People who are blind or visually impaired are employed in many diverse jobs as those who are in the sighted workforce. As the National Federation of the Blind explains “One of the most damaging stereotypes about blindness is the belief that the blind are limited to specific and finite “list” of jobs that blind people can do. Even when we hear about a blind person who is doing something new or novel, we can either discount it, or we just add one more “job that blind people can do” to our list. Seldom do we rethink our erroneous assumptions about blindness.”
Clarisa has been employed for just over a month at Light House for the Blind. The first thing I notice about Clarisa is her big personality; she is quick and witty. She is working in production of white boards with a team member. Clarisa is eager to share her story and states “Work helps me engage with other people. I feel like I am giving back to society, community and the Military. I’m not sitting at home alone, I have value”. The management at the Light House for the Blind is supportive and makes her feel like an important part of the team.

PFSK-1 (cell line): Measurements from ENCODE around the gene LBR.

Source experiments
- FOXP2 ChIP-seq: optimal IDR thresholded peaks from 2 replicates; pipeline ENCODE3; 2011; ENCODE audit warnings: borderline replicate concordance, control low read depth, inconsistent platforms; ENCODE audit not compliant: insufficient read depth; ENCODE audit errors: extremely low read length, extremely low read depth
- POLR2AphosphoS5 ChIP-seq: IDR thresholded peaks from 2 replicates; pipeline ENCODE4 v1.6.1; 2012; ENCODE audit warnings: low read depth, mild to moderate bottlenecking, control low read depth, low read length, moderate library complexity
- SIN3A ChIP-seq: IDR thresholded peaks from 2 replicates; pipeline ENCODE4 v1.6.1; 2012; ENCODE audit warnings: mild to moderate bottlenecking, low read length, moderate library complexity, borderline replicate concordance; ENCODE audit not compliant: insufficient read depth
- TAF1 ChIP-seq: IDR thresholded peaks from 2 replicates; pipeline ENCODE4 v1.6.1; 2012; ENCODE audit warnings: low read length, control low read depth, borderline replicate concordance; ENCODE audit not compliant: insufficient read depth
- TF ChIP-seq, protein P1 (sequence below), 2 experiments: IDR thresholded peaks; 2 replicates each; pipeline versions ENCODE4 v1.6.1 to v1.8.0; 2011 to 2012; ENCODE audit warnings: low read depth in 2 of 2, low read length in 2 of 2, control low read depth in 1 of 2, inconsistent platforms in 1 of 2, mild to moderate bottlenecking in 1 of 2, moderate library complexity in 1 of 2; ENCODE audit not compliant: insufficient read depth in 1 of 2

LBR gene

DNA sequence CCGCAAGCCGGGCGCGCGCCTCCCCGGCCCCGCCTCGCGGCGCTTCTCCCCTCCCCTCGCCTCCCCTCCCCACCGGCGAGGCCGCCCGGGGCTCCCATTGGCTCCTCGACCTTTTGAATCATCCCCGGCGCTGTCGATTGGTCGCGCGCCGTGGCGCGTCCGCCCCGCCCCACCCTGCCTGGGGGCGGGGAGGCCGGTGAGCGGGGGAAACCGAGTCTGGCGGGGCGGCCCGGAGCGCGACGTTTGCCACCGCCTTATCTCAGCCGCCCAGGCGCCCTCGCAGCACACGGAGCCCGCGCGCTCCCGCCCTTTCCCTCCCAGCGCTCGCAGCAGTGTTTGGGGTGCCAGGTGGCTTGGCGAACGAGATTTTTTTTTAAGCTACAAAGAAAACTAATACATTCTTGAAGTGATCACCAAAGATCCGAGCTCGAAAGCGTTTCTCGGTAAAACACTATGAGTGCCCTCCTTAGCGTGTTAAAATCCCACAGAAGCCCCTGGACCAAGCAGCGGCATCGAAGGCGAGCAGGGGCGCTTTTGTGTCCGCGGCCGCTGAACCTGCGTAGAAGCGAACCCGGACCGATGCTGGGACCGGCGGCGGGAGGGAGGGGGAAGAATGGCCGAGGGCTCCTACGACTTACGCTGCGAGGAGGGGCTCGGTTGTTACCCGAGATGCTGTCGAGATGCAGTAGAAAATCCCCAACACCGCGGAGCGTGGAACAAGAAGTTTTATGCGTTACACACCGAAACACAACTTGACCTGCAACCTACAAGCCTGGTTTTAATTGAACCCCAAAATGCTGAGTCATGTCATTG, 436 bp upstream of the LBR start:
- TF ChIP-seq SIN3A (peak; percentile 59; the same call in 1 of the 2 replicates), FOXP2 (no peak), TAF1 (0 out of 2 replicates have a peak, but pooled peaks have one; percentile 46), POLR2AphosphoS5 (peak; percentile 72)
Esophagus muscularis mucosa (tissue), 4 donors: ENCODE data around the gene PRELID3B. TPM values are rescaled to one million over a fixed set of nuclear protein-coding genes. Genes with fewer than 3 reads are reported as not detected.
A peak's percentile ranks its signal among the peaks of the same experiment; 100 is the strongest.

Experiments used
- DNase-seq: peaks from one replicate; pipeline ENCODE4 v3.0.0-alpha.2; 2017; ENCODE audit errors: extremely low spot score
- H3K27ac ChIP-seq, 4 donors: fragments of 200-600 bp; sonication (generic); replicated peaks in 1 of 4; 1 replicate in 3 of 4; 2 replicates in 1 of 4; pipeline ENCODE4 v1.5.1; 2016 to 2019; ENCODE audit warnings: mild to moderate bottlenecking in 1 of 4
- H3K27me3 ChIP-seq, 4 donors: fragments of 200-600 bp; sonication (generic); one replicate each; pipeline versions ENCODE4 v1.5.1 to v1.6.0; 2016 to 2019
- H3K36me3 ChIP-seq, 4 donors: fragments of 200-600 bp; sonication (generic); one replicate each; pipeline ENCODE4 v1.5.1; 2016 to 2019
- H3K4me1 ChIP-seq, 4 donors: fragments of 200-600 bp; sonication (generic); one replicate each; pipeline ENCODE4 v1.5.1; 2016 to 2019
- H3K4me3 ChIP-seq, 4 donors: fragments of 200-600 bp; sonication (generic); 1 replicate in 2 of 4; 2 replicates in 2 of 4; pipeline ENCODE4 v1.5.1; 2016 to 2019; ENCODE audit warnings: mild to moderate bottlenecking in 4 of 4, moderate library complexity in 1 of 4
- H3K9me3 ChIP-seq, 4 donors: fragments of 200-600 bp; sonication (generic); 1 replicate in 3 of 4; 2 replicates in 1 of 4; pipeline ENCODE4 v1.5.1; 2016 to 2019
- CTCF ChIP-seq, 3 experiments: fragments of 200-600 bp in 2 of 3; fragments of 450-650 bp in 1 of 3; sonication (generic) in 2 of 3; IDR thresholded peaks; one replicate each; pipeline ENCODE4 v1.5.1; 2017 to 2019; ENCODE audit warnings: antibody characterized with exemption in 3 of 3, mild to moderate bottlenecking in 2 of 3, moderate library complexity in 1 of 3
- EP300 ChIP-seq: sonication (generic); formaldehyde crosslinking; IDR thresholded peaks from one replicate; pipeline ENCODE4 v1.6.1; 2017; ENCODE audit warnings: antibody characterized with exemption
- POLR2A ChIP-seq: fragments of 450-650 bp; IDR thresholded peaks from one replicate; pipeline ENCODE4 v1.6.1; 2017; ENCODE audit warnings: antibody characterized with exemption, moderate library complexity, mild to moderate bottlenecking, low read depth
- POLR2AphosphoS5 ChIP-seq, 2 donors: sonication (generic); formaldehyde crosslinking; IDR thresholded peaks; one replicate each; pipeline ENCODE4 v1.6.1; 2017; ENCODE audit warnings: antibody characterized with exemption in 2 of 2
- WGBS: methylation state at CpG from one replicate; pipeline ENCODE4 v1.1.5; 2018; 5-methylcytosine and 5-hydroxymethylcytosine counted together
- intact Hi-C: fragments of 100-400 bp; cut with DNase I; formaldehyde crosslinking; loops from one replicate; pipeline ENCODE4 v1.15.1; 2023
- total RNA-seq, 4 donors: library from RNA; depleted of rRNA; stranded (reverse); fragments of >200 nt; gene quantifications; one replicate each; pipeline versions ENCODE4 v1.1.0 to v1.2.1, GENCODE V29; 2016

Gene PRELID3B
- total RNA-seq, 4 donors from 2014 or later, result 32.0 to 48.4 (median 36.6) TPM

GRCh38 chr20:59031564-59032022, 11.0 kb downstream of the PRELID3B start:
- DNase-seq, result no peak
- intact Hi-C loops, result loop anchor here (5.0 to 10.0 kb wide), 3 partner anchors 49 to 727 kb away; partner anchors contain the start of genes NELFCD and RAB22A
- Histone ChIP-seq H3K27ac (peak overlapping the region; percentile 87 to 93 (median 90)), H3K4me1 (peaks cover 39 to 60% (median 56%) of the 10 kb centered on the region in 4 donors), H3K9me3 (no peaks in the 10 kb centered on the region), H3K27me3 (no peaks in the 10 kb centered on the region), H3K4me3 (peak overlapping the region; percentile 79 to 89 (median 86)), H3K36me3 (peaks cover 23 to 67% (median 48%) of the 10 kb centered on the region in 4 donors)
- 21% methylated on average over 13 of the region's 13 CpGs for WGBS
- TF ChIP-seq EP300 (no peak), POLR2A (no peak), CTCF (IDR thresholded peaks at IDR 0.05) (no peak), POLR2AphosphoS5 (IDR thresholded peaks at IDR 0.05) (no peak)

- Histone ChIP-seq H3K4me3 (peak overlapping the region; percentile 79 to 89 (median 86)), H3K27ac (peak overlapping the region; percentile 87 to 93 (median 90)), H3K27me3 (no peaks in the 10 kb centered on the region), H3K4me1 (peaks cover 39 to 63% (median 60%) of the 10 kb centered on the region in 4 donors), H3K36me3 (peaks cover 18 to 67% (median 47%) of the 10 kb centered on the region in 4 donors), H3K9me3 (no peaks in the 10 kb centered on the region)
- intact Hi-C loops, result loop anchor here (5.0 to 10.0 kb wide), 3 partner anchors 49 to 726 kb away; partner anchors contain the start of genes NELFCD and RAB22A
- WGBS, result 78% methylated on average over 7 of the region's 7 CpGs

Clarisa lost her eyesight as an adult, but nothing can stop her. Clarisa said “Meeting people makes life interesting and being around people and having goals is the key to happiness.” Greg Szabo, Director of Public Relations and Development said “Creating independence in peoples’ lives motivates me to work harder and longer to create change.” Two non-profits came together and enhanced a life. Employment makes a difference.